At some point in their quest to build muscles, most folks will experience a feeling that they are overtraining. This is usually due to the idea that “more is better”, and the more time spent in the gym the faster you’ll grow muscle.
This is incorrect, since building muscle mass requires regular and disciplined rest and recovery times in order for your body to rebuild the damaged muscle fibres and get bigger. You cannot force your body to grow faster by bombarding it with daily training sessions, and this will almost definitely lead to overtraining.
As I discussed in my previous article on the dangers of overtraining, the consequences of overtraining can be very nasty, not only for your overall health, but also your ability to build and maintain muscle mass. Therefore knowing how to avoid overtraining in your bodybuilding workout routines can help you to avoid this kind of self-sabotage.
Below are the 3 most important ways of how to avoid overtraining in your weight training and exercise workouts. Read them thoroughly and consider whether you need to incorporate them into your current routine.
How To Avoid Overtraining #1 – Proper Training Volume
Knowing how much weight to lift, how many reps and sets can be tough, particularly for beginners but is essential in order to avoid overtraining. Each person is different so it is difficult to give exact figures of what you need to be doing.
The key though is to test your own body and see what is right for you. When you enter the gym for your next workout, see whether you are outdoing your previous session…if you are struggling to reach your previous rep numbers, and feel fatigued then it is likely that you are risking overtraining.
Remember, the goal of each of your workouts should be to improve and get stronger each time. If you are not able to improve on your previous training volume then you need to look at why that is.
How To Avoid Overtraining #2 – Stay Focused On Your Diet and Nutrition Plan
Many folks think that overtraining is only caused or aggravated in the gym. However, the reality is that it often happens outside of the gym too…namely in the kitchen. Poor diet, or a poor attitude to nutrition is another cause of overtraining, since what you eat ultimately determines your ability to build muscle and your recovery times.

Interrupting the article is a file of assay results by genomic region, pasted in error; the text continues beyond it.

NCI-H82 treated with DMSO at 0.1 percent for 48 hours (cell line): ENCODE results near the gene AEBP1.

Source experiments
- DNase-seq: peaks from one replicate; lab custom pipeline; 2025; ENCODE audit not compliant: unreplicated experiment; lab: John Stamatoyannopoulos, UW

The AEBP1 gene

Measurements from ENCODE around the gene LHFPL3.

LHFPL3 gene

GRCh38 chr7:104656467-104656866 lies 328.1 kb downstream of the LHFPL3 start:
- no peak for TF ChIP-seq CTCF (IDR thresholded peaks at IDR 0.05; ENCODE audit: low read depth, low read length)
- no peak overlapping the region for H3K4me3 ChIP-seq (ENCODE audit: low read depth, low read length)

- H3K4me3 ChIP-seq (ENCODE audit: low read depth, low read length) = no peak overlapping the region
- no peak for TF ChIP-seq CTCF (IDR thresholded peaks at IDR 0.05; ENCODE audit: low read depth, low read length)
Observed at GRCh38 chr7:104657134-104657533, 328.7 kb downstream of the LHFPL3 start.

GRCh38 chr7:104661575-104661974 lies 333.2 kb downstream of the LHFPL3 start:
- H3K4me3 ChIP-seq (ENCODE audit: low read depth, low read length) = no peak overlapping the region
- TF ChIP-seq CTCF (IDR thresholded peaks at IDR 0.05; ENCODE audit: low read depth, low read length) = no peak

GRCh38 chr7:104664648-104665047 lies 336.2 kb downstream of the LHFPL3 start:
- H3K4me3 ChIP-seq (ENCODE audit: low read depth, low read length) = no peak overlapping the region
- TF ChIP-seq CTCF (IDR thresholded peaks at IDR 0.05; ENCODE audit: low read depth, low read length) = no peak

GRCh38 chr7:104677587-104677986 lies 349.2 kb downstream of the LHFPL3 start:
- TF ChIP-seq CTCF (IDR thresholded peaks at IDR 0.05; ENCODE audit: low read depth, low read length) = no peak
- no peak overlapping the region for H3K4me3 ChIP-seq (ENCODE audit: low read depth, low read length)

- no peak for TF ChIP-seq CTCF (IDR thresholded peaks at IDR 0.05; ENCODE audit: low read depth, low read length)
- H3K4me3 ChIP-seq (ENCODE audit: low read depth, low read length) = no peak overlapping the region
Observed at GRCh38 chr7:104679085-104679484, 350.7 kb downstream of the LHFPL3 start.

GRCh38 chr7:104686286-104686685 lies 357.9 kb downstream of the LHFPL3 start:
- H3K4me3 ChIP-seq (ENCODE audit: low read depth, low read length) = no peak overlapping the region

To avoid overtraining you need to place a large importance on your diet and nutrition. Don’t skip breakfast as this will cause your body to begin the breakdown of your existing muscle tissue for energy. Eat regularly and at designated times of the day in order to keep your metabolism consistent, and ensure a regular supply of energy to your body – getting hungry is no good for building muscle mass. I recommend 6 meals per day at regular 3 hour intervals…so something like 7am, 10pm, 1pm, 4pm, 7pm, 10pm, or whatever fits your current schedule.
Also, try to have the day’s largest meal within an hour or so of your workout, as this will ensure that your body does not go too long without nutrition.
How To Avoid Overtraining #3 – Disciplined Rest and Recovery Time
As mentioned at the beginning of this article the idea that “more is better” is not only prevalent in society but extremely commonplace in the gym. If you want to know one of the best ways of how to avoid overtraining, then you need to take a disciplined approach to your rest and recovery time.
Insufficient rest between workouts is one of the most common ways to overtrain. Muscles are built during rest, particularly deep sleep when our natural anabolic hormone levels reach their highest, and the muscle tissue is repaired and strengthened. Lack of sleep and/or lack of “off days” from your workouts will only serve to make the muscle building process more difficult.
As a general rule you should not be working out the same muscle group two days in a row, as you will almost certainly be overtraining like this. Even if you missed a workout that week and are trying to catch up, it is better to just missed it and start fresh next week, rather than playing catch up.
I prefer 3–4 all-body workouts per week which allows one to two days’ rest in between, and minimizes the chances of overtraining.